The CIA has released hundreds of thousands more documents that were seized in the 2011 raid on Osama bin Laden’s Abbottabad compound in Pakistan.
There are nearly 470,000 new documents on the CIA’s website, including Bin Laden’s journal, personal videos of his son Hamza bin Laden’s wedding, Bin Laden family photographs and written insights into al Qaeda’s leadership.
There were also documents about the Illuminiti, the viral “Charlie Bit My Finger” video, and pirated video games and anime.
Other movies on Bin Laden’s hard drive included “Tom and Jerry,” “The Pink Panther,” “Sex Crimes and the Vatican” and the viral YouTube video “Charlie Bit My Finger.”
Gizmodo listed several others, including:
As of publication time, the new files were temporarily unavailable to due to a “technical issue,” the CIA said on its website. However, the previously released Abbottabad documents are archived online as “Bin Laden’s Bookshelf” on the Director of National Intelligence’s site.
Notably, one of the new documents contains insight into al Qaeda’s relationship with Iran.
According to The Hill:
A document purportedly written by a senior member of al Qaeda details an arrangement between Iran and members of al Qaeda to strike American interests in “Saudi Arabia and the Gulf.” In exchange, Iran offered al Qaeda “money, arms” and “training in Hezbollah camps in Lebanon.”
The author of the file, described as “well-connected,” explains that al Qaeda’s forces violated the terms of the agreement of the deal with Iran, resulting in several men being detained.
But the senior al Qaeda member also notes that the organization is not at war with Iran due to their shared anti-American interests.
The CIA said in its press release:
“Today’s release of recovered al-Qa‘ida letters, videos, audio files and other materials provides the opportunity for the American people to gain further insights into the plans and workings of this terrorist organization,” said CIA Director Pompeo. “CIA will continue to seek opportunities to share information with the American people consistent with our obligation to protect national security.”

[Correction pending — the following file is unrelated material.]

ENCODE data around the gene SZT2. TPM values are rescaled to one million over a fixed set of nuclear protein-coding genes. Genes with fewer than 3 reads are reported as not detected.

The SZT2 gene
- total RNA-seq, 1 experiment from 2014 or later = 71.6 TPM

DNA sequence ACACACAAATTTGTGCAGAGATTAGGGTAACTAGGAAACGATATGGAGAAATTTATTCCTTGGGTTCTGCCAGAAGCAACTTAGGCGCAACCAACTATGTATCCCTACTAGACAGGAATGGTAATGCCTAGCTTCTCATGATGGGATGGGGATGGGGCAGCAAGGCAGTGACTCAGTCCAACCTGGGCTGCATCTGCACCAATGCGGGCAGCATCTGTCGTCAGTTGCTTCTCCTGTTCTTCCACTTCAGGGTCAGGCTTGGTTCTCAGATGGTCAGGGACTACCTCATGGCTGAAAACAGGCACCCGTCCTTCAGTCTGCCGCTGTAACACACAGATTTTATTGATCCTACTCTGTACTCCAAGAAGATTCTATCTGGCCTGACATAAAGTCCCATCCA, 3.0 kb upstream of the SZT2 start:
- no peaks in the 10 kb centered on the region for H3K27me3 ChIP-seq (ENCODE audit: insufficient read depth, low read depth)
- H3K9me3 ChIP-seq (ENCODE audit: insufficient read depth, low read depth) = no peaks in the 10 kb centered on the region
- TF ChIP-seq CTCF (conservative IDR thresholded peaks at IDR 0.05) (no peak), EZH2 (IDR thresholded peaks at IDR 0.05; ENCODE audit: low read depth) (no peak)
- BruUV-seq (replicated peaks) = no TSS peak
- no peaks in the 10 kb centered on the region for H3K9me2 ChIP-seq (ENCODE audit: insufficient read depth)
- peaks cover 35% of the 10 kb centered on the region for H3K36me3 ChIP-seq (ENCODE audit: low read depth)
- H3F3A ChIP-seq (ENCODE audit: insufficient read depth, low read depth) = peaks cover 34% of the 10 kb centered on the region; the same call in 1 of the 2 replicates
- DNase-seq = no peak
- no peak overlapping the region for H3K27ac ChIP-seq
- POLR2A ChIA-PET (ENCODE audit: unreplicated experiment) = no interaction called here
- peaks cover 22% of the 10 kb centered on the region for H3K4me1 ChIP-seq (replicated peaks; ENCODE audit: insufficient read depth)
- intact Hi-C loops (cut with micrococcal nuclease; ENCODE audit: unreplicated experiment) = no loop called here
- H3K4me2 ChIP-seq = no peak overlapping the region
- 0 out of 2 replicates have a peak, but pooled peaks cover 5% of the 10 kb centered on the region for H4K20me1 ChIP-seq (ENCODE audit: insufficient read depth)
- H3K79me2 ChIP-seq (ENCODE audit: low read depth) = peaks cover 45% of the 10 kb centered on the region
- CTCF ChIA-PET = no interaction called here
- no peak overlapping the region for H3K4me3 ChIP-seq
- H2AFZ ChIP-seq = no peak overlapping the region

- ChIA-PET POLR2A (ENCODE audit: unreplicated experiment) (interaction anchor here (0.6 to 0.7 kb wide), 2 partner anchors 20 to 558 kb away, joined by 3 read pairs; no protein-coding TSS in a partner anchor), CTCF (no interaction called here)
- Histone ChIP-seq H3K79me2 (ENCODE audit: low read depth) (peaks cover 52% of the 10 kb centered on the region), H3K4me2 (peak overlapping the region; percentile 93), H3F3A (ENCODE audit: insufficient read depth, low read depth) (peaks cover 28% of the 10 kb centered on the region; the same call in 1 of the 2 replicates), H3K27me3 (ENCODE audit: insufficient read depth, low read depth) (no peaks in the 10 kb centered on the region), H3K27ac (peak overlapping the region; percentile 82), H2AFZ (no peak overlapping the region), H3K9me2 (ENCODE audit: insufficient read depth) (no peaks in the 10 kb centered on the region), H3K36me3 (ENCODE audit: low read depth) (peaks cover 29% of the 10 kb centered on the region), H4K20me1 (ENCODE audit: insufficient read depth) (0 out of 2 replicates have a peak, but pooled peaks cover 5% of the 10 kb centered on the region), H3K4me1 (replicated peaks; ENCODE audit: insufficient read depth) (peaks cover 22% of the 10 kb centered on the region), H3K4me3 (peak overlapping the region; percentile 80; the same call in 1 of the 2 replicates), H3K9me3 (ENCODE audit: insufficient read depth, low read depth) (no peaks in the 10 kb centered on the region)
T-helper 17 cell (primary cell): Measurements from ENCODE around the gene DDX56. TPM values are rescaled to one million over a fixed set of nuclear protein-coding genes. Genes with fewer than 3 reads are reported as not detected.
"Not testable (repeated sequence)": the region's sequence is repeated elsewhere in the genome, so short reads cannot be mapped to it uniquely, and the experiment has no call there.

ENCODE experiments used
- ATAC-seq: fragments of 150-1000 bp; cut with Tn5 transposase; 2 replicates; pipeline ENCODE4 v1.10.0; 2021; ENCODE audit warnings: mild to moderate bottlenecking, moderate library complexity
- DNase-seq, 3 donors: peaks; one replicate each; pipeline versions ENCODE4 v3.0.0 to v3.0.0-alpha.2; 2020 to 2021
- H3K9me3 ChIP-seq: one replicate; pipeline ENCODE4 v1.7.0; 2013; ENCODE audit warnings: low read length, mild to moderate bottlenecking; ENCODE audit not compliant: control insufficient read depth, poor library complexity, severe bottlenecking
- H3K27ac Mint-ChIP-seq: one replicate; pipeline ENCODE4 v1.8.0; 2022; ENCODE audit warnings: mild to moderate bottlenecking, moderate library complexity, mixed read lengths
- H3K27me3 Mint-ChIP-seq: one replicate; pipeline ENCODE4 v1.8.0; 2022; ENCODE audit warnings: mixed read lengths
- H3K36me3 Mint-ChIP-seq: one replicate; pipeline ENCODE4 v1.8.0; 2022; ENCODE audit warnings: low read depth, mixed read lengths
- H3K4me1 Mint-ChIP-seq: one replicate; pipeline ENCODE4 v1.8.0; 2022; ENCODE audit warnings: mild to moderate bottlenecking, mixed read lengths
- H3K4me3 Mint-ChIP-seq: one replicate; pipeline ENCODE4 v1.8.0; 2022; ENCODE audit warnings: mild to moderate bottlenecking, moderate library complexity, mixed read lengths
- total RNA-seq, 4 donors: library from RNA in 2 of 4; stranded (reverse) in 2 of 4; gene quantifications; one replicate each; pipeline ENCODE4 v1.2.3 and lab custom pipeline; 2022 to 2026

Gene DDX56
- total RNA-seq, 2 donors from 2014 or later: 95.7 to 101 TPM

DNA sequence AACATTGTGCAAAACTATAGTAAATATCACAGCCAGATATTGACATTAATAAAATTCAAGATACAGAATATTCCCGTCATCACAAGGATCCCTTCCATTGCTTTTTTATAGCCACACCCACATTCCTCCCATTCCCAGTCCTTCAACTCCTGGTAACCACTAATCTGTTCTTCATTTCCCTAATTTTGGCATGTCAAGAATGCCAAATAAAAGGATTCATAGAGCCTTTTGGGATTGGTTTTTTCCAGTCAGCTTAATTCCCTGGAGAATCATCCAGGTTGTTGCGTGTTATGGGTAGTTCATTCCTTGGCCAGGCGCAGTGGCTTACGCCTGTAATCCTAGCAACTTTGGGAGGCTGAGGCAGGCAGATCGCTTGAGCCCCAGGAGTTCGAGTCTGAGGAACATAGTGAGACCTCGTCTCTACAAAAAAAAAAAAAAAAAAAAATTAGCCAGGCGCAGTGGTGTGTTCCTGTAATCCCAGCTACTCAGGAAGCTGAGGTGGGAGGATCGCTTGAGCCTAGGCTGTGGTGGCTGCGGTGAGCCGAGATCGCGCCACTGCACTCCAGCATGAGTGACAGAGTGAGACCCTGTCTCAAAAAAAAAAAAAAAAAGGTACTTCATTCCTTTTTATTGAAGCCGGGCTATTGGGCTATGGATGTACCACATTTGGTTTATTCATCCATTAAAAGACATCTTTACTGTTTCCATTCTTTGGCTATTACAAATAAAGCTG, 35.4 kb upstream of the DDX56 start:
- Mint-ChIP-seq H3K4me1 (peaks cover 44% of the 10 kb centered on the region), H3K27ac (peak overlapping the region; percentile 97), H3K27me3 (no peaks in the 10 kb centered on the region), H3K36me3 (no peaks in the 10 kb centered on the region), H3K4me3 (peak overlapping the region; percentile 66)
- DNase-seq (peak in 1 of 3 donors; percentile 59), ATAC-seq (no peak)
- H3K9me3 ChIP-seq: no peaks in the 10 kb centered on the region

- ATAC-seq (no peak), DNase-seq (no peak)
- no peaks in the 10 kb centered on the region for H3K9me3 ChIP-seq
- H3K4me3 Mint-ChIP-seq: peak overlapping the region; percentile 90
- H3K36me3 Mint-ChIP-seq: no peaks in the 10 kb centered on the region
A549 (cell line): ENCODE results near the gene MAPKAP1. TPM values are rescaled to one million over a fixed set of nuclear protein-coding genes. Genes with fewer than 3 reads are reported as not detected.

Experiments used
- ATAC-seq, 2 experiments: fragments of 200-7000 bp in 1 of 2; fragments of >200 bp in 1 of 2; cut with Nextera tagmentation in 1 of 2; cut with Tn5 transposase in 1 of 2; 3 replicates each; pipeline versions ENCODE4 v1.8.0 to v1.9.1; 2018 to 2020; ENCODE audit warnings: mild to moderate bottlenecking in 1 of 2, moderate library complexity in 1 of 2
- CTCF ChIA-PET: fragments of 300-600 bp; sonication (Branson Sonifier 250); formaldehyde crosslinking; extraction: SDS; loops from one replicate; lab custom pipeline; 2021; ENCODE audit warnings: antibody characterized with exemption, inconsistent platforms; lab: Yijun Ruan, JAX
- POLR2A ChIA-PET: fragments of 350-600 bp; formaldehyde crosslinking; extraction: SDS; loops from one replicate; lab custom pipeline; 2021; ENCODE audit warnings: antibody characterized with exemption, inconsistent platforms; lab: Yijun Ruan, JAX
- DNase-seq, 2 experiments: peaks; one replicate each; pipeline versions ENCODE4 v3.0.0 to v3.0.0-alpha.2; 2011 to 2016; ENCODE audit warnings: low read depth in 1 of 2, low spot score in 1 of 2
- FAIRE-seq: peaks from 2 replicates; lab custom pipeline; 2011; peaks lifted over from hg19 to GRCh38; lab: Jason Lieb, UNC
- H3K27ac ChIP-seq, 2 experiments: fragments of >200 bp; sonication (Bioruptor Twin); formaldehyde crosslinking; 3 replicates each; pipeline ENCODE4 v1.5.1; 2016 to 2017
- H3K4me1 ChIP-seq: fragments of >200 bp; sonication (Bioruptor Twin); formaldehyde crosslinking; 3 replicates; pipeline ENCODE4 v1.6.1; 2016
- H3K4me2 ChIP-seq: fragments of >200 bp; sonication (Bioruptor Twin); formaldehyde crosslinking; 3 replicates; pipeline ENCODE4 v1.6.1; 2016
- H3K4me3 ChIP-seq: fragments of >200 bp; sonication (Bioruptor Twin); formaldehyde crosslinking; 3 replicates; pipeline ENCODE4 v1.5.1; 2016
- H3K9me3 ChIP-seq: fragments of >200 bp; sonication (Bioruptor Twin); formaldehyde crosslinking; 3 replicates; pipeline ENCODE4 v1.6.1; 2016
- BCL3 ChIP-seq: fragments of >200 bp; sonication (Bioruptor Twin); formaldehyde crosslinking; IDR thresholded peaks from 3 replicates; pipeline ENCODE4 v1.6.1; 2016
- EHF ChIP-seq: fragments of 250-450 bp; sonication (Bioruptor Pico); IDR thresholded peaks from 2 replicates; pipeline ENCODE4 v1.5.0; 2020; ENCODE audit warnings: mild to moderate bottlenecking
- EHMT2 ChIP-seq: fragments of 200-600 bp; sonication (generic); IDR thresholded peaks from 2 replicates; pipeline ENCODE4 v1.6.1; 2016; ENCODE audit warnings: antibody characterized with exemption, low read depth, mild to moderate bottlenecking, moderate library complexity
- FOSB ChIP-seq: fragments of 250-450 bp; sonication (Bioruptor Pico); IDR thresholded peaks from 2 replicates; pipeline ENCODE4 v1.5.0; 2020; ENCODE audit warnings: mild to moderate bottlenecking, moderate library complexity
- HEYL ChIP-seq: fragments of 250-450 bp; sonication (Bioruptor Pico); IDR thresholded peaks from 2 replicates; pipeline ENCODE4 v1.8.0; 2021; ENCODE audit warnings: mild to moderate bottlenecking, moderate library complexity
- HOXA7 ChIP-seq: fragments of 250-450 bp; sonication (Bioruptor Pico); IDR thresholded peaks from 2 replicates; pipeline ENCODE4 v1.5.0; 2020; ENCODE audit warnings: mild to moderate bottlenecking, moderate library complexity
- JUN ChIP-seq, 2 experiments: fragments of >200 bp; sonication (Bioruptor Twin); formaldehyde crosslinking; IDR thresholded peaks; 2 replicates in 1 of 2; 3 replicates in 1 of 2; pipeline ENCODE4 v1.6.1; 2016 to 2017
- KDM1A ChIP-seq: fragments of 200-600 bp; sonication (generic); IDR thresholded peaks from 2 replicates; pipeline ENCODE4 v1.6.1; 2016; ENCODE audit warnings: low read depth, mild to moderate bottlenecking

The material contains audio, document, image, video and software operating system files. The material is posted in the original Arabic and in as close to the original form as possible, modified only so the files cannot be edited. Among other things, this release includes:
- Usama Bin Ladin’s personal journal and more than 18,000 document files.
- Approximately 79,000 audio and image files, which include practice reels for public speeches, audio correspondence, and imagery gathered or generated by al-Qa‘ida for a variety of purposes.
- More than 10,000 video files, which include a video of Hamza Bin Ladin as a young adult, al-Qa‘ida “home videos,” draft videos or statements by Usama Bin Ladin, and jihadist propaganda.
These materials, like those in previous releases, provide insights into the origins of fissures that exist today between al-Qa‘ida and ISIS; as well as strategic, doctrinal and religious disagreements within al-Qa‘ida and its allies; and hardships that al-Qa‘ida faced at the time of Bin Ladin’s death. Other themes in the materials include:
Al-Qa‘ida’s preparations to commemorate the tenth anniversary of 9/11 and the group’s attempts to promulgate its message through Western media.
Al-Qa‘ida’s efforts to exploit the Arab Awakening for its benefit and that of the global jihad.
Bin Ladin’s efforts to maintain unity within the group and among its affiliates, despite disagreements over tactics and doctrine.
Al-Qa‘ida’s efforts to rehabilitate its tarnished image among Muslims due its mistakes and negative media portrayals.
Business Insider reported:
Included in the CIA release are scans of Bin Laden’s personal journal, videos, audio files, his correspondence, and hundreds of other documents almost exclusively in Arabic, which have been revealed an attempt to “provide material relevant to understanding the plans and workings of terrorist organizations.”